Gridiron Hire Is Party to Crime

Look it up—conspiracy to assault is just not "aggressive coaching."

I have to admit that I still find myself referring to our local professional football team as the Los Angeles Rams. Of course, there was a time when the team was the Cleveland Rams, before moving to L.A. in 1946.

So if someone asks me about great Rams quarterbacks, I think of Roman Gabriel or Norm Van Brocklin—and not Kurt Warner. 

The odds seem pretty good they will be the L.A. Rams again in the not-too-distant future.

I realize this doesn’t sit well with Chesterfield residents who have forked over big bucks for the Personal Seat License, just to have the right to buy a season ticket.

Now I never thought of the football Cardinals as the Chicago Cardinals, because when they moved to St. Louis in 1960, I was only 7 years old, and too busy trying to memorize the real Cardinals' numbers and batting averages.

The last professional football games I attended were in 1990s Washington, D.C. as a sportswriter, and not a fan.

So I am rather amazed at how local fans, New Orleans fans, local sports columnists, and talk show hosts seem to play down the indefinite suspension of recently hired Rams defensive coordinator Gregg Williams, and the one-year  suspension of Williams’ former boss Sean Payton, New Orleans Saints head coach.

The suspensions have to do with Williams and the New Orleans Saints paying a bonus or bounty to defensive players to injure opposing players.

Williams was offering money on a graduated scale, for hitting players and forcing them to leave a game, knocking them unconscious, forcing a quarterback out of a game. To top it off, one case involved a very special bonus for crippling an opposing star player—with a season-ending and possibly career-ending ACL knee injury.

Paying people to seriously injure other people is at its root—conspiracy to commit aggravated assault. That's a crime, a felony crime.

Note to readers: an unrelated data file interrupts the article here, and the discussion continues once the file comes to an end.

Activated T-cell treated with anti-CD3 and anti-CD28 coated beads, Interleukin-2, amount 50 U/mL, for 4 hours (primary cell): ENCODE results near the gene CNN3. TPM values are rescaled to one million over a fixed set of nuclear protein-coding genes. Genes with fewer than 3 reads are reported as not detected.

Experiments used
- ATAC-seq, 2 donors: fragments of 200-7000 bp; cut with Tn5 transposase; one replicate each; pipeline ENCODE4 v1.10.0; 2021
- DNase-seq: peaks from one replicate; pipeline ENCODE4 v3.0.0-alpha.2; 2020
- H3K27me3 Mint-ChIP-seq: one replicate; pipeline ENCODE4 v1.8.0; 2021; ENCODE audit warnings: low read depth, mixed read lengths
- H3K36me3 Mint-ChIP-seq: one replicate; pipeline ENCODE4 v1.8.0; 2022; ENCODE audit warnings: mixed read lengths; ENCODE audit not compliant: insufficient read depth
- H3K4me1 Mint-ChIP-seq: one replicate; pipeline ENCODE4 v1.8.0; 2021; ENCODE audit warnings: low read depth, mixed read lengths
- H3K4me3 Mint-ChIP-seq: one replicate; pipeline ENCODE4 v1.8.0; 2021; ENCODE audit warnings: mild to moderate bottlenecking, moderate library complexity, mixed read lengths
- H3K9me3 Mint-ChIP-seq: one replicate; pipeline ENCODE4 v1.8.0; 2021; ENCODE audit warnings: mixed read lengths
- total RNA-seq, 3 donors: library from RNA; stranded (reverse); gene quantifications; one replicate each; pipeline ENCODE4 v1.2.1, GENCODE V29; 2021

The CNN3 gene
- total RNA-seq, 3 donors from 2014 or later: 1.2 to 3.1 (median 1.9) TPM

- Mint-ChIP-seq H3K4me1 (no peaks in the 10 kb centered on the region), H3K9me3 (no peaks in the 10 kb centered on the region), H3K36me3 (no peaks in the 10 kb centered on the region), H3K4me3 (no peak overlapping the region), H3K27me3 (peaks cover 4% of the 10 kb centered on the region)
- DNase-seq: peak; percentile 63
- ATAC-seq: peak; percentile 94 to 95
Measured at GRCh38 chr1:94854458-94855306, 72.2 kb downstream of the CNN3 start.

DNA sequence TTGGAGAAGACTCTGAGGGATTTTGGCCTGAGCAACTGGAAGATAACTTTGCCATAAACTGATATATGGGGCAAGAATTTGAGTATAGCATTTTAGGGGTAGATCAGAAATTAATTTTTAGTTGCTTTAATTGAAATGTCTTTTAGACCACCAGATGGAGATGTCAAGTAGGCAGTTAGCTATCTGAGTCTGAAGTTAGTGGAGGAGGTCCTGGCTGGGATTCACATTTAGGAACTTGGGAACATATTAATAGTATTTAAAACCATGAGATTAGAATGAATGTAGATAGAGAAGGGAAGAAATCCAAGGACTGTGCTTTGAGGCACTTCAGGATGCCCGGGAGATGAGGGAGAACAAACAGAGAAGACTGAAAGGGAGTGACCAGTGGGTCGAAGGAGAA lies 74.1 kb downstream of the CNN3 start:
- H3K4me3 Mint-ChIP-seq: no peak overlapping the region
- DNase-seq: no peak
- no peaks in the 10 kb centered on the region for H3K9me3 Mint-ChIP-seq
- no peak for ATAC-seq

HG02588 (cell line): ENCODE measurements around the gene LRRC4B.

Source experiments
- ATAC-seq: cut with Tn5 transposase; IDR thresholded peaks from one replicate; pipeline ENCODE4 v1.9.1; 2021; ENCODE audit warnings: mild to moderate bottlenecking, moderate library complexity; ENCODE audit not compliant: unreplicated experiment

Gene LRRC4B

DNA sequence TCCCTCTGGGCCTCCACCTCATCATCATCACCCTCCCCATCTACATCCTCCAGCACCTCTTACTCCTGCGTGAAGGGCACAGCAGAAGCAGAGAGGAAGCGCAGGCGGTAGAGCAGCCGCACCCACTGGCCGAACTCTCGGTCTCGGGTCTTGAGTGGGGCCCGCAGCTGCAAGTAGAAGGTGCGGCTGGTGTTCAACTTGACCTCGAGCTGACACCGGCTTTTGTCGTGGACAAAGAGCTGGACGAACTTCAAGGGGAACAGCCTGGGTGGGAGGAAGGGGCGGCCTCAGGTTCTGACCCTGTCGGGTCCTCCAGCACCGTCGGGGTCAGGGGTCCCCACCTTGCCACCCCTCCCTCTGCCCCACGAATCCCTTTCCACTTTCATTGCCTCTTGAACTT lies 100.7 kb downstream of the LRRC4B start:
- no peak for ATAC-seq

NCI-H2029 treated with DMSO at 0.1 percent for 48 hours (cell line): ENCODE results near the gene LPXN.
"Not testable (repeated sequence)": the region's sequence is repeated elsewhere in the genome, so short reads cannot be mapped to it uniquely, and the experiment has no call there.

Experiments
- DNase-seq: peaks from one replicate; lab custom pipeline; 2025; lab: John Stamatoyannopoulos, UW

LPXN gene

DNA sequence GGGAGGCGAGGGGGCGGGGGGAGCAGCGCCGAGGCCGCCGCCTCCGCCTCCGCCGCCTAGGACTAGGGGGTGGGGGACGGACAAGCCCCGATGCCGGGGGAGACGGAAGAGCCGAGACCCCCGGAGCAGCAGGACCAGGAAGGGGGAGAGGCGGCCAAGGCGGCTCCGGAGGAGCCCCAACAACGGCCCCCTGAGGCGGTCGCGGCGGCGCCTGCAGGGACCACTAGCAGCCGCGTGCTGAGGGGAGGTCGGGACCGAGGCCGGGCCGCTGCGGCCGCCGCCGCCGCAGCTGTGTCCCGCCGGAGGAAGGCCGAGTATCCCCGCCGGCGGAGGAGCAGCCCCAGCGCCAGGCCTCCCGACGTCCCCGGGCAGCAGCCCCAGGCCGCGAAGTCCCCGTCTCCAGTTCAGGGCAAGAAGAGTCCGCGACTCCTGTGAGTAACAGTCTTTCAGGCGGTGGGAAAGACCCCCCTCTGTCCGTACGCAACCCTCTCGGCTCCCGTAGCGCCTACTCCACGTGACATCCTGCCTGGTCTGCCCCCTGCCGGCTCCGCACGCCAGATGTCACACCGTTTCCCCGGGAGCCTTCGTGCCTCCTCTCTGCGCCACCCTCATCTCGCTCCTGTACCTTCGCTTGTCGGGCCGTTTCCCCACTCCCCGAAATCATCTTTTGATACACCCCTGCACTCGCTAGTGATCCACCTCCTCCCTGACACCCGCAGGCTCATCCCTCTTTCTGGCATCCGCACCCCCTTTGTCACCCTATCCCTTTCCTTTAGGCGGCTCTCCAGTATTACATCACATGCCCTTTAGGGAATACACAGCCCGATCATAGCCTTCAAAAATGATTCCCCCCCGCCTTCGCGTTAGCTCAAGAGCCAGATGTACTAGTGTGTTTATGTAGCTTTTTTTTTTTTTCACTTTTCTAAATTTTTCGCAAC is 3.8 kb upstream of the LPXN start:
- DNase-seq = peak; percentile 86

Sure enough, football is a rough game associated with injuries. But paying players bonuses to not only tackle hard but injure people, goes beyond the bounds of the game.

First, it affects the fans in the most basic place. . .their wallets. NFL teams pay large signing bonus and salaries to players projected to make an impact, especially quarterbacks, running backs and receivers. Management counts on recouping these costs through league television revenue and through ticket sales.

Nowadays, the bottom line even includes making fans buy a license before they can purchase a season ticket for prime seats.

It should be of grave concern when the competition tries to destroy your investment, whether it be for a game, a season or forever.

Many people have said the bonus system, or something akin to it, has been going on in college and pro football for years. They say Williams’ and Payton’s actions are not unique. Maybe so.

But that doesn’t mean we shouldn't arrest people who commit crimes, because “everyone has been doing it for a long time.” For example, there are far more victims of domestic assault and children sexually assaulted than there are crimes reported, or arrests, but we don't stop arresting for those crimes.  

The way I see it, Williams sure is fortunate not to have been charged with crimes.

Because if you pay someone to run onto a 120 by 53.5 yard field in order to injure someone—you're a criminal.

Aaron Newton April 11, 2012 at 02:56 PM
Interesting point. I have a feeling justice will be served regardless. Am I the first to wonder what's going to "accidentally" happen to Williams if he's ever allowed back on an NFL sideline during a game? Imagine the kind of bounty an entire league of players could afford to offer the "winning" player? Kinda makes you smile. He's got it coming... and he's earned it. A lifetime ban may well be in his best interest.
Jean Whitney April 11, 2012 at 04:27 PM
I was glad to get this information from Hoffmann, about what sort of crime the bounties are, under the law. Hoffmann spent many years in law enforcement.


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